Summary. Background: Transplantation of cells overexpressing a target protein represents a viable gene therapeutic approach for treating hemophilia. Here, we focused on the use of autologous mesenchymal stem cells (MSCs) expressing coagulation factor for the treatment of coagulation factor VIII (FVIII) deficiency in mice.
Methods and Results: Analysis of luciferase gene constructs driven by different promoters revealed that the plasminogen activator inhibitor-1 (PAI-1) gene promoter coupled with the cytomegalovirus promoter enhancer region was one of the most effective promoters for producing the target protein. MSCs transduced with the simian immunodeficiency virus (SIV) vector containing the FVIII gene driven by the PAI-1 promoter expressed FVIII for several months, and this expression was maintained after multiple mesenchymal lineage differentiation. Although intravenous injection of cell supernatant derived from MSCs transduced with an SIV vector containing the FVIII gene driven by the PAI-1 promoter significantly increased plasma FVIII levels, subcutaneous implantation of the MSCs resulted in a transient and weak increase in plasma FVIII levels in FVIII-deficient mice. Interestingly, intra-articular injection of the transduced MSCs significantly ameliorated the hemarthrosis and hemophilic arthropathy induced by knee joint needle puncture in FVIII-deficient mice. The therapeutic effects of a single intra-articular injection of transduced MSCs to inhibit joint bleeding persisted for at least 8 weeks after administration.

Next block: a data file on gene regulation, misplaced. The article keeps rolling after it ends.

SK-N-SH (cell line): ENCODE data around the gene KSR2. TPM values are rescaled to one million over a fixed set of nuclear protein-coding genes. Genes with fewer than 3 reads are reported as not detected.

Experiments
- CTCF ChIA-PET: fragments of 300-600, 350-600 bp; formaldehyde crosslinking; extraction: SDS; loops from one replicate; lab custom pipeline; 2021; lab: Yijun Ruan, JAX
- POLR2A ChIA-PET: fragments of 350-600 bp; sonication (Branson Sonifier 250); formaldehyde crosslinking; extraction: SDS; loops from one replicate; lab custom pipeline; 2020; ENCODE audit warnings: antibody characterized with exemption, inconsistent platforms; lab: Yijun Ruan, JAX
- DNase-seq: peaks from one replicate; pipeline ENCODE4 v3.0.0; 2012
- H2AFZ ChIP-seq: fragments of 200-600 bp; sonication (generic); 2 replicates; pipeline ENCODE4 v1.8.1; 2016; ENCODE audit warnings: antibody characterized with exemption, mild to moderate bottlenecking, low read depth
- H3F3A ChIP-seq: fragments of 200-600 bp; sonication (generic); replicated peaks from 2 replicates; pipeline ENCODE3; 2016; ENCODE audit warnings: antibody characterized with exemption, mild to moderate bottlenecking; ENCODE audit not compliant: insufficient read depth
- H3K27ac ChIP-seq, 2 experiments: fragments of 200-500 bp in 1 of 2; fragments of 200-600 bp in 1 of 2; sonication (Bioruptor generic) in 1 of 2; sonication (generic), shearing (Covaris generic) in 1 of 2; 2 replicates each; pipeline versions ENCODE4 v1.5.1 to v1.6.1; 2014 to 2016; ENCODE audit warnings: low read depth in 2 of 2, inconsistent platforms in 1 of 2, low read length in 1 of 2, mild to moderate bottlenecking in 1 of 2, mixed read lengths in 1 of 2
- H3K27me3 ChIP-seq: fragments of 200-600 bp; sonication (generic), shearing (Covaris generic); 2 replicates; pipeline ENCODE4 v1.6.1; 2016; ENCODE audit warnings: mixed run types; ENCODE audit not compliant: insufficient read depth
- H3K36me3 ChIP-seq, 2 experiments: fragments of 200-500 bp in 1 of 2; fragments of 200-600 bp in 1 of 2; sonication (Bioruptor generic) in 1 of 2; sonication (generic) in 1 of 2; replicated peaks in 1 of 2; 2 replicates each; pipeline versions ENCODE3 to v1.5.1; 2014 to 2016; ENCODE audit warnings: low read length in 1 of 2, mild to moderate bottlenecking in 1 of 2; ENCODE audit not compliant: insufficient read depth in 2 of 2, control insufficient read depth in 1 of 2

Conclusions: MSCs provide a promising autologous cell source for the production of coagulation factor. Intra-articular injection of MSCs expressing coagulation factor may offer an attractive treatment approach for hemophilic arthropathy.